The existence of endogenous benzodiazepines such as diazepam and nordiazepam has been provided in human blood and brains as well as in medicinal plants and foods. It must be stressed, however, that in plasma and brain tissue there are also other benzodiazepine-like compounds termed 'endozepines' which are not halogenated. A synthetic pathway for the production of benzodiazepine-like compounds and endozepines has not yet been found, hence it may be surmised that these compounds could be of exogenous source. Changes in the level of endogenous circulating benzodiazepines due to food or drug ingestion could be responsible for pathological conditions. Clinical experiments were designed in order to study the levels of the endogenous benzodiazepines in vegetables and in the blood of control subjects and of cirrhotic patients. These patients accumulate benzodiazepines because of decreased liver metabolization capacity and impaired renal secretion, reaching plasma concentrations similar to those recorded in commercial benzodiazepine consumers.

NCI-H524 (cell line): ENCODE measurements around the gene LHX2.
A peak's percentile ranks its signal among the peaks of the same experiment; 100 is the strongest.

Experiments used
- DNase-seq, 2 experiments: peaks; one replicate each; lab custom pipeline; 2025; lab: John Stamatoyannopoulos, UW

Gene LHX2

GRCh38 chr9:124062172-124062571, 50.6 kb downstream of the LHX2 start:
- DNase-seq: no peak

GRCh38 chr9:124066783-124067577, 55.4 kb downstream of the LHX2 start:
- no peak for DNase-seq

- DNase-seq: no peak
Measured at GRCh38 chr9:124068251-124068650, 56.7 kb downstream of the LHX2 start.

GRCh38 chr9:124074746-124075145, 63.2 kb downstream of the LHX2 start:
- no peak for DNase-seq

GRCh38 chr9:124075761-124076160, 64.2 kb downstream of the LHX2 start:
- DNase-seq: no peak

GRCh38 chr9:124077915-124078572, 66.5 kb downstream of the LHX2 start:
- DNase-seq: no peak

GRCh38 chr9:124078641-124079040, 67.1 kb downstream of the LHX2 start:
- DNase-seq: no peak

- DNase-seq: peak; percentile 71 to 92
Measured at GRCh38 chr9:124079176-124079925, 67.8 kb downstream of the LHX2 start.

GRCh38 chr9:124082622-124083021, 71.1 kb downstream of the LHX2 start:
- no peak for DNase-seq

|Anno di pubblicazione:||2000|
|Autori:||M. Baraldi; R. Avallone; L. Corsi; I. Venturini; C. Baraldi; M.L. Zeneroli|
|Appare nelle tipologie:||Articolo su rivista|
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